It came out of the blue—at least for me.
The return of our library’s book sale.
In years past, I’d spend hours (sometimes spread across multiple trips) scouring this sale. Adding to my To Be Read (TBR) Piles. Adding to my grandmother’s TBR Piles. Looking for gems to flip on eBay (those were few and far between… too many sharks in that pond beating me to the punch). Looking for unusual and out-of-the-box homeschool must-haves.
On several occasions, the ladies at the checkout would say, “That’s the one. Get ready.” And they’d clear a space for me to bring my finds so I wouldn’t herniate four discs lugging around my treasures.
Before the sale, the wonderful Friends of the Library volunteers would lug and tug and pull gobs of boxes—and I do mean gobs—of donated books, set them up on tables in the two entryway hallways of the library, and watch people crawl/dig/sort/claw through the madness. It’s quite cramped and one of the only few activities I’ll subject myself to where there are way too many humans per square foot. Comicons are another where I’ll tolerate a crowd.
Other kinds of crowds often contain awful bits of humanity and this introvert would rather not, pandemic or not, thank you very much.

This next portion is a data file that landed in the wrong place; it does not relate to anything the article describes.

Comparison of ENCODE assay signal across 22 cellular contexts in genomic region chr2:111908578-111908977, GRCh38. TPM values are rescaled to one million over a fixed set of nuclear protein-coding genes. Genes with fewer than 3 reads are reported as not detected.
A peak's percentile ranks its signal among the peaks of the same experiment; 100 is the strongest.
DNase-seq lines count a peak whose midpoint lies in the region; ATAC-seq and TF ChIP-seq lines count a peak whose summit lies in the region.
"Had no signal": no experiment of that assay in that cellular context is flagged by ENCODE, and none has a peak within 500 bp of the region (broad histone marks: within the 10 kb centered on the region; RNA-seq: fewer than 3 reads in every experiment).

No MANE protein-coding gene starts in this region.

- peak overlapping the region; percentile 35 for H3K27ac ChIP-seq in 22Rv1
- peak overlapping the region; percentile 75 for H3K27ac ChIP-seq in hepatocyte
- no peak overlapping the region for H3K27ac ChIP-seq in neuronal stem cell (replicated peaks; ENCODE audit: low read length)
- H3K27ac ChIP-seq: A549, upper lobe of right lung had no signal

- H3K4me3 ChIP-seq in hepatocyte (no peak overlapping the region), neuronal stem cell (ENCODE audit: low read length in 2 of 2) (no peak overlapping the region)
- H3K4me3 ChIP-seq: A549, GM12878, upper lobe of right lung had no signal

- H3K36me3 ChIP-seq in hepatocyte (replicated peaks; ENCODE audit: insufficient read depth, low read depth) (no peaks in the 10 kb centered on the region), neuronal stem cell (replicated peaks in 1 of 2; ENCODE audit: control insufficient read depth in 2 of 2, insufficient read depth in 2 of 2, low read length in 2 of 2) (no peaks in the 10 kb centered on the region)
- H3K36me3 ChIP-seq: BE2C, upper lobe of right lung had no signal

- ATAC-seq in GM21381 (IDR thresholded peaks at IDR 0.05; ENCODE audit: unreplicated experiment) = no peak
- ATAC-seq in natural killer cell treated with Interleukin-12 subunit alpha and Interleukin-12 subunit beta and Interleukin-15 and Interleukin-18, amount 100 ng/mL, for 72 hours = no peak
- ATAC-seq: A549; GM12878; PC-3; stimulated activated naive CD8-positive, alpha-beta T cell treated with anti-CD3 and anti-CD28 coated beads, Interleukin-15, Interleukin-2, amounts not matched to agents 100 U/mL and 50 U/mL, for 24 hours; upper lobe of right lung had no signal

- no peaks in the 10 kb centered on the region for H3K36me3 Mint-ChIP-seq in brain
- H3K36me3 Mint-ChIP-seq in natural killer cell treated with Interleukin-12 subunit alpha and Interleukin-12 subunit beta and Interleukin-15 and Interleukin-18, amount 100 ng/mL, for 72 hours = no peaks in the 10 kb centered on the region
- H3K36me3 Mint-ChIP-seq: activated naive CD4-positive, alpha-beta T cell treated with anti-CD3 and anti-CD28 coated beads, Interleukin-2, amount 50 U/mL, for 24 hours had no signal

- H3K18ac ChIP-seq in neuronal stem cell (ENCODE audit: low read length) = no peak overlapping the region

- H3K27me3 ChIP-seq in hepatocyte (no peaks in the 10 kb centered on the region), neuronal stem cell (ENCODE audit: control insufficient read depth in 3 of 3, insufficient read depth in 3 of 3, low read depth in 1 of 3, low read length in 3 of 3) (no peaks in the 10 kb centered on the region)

And, unfortunately, that tiny space and the crowd that crams it full is why 2020 didn’t happen—at least I don’t think it did. At least it didn’t happen in my head because I would’ve skipped it in the spring of 2020, and in the fall of 2020, the cases in our area were tanking hospital resources and our own family was hard hit by that wretched bug.
If they brought it back in the spring of 2021, I wasn’t aware. That was another dark, dark time and I either missed the announcement or the sale was still off.
But this year, I was driving to the grocery store on a rare day when I was going in person to buy bread and toilet paper, and an even rarer day when I hadn’t managed to make the 8:00 time slot where most of the town is still in bed or just waking. (See, crowds in the grocery store, no thanks.) But despite my lateness, the sky was clear and blue and beautiful, and I passed a sign at the park.
That the library book sale was in one of the 4H buildings. Large, open space. High ceilings and gobs and gobs of elbow room.